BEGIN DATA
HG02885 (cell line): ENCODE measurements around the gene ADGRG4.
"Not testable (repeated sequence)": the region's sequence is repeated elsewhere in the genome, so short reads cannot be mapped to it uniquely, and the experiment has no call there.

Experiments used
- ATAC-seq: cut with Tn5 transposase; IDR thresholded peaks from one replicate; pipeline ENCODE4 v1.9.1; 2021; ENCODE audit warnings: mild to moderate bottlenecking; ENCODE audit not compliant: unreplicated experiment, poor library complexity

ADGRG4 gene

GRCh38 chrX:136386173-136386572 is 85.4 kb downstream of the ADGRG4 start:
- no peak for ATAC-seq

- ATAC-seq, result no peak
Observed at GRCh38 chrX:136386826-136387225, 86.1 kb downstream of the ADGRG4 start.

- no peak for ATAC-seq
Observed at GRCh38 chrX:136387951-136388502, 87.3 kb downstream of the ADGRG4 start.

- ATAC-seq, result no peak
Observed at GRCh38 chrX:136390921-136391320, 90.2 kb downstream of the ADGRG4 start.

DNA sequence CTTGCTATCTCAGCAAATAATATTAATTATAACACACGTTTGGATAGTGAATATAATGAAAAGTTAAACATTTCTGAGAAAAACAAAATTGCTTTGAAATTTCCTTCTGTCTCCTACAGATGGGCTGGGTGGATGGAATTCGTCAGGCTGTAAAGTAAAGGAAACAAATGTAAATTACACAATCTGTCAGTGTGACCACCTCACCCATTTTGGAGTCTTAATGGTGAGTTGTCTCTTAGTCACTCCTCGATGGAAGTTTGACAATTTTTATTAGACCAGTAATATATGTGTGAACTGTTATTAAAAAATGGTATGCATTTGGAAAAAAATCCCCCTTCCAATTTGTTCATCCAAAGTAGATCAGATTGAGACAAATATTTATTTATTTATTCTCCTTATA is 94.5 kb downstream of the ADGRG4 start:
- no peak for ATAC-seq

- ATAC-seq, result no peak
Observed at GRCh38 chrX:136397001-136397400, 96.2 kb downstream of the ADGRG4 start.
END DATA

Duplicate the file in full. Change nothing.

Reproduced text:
HG02885 (cell line): ENCODE measurements around the gene ADGRG4.
"Not testable (repeated sequence)": the region's sequence is repeated elsewhere in the genome, so short reads cannot be mapped to it uniquely, and the experiment has no call there.

Experiments used
- ATAC-seq: cut with Tn5 transposase; IDR thresholded peaks from one replicate; pipeline ENCODE4 v1.9.1; 2021; ENCODE audit warnings: mild to moderate bottlenecking; ENCODE audit not compliant: unreplicated experiment, poor library complexity

ADGRG4 gene

GRCh38 chrX:136386173-136386572 is 85.4 kb downstream of the ADGRG4 start:
- no peak for ATAC-seq

- ATAC-seq, result no peak
Observed at GRCh38 chrX:136386826-136387225, 86.1 kb downstream of the ADGRG4 start.

- no peak for ATAC-seq
Observed at GRCh38 chrX:136387951-136388502, 87.3 kb downstream of the ADGRG4 start.

- ATAC-seq, result no peak
Observed at GRCh38 chrX:136390921-136391320, 90.2 kb downstream of the ADGRG4 start.

DNA sequence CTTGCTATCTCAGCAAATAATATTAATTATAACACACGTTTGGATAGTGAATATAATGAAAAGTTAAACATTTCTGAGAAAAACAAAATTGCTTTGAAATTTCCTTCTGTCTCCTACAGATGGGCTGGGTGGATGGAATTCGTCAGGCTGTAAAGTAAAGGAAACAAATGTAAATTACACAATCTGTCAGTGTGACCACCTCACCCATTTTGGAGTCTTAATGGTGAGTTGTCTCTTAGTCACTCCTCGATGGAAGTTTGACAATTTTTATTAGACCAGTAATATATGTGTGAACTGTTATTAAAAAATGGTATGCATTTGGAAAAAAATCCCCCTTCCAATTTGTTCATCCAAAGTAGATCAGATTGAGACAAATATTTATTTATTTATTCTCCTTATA is 94.5 kb downstream of the ADGRG4 start:
- no peak for ATAC-seq

- ATAC-seq, result no peak
Observed at GRCh38 chrX:136397001-136397400, 96.2 kb downstream of the ADGRG4 start.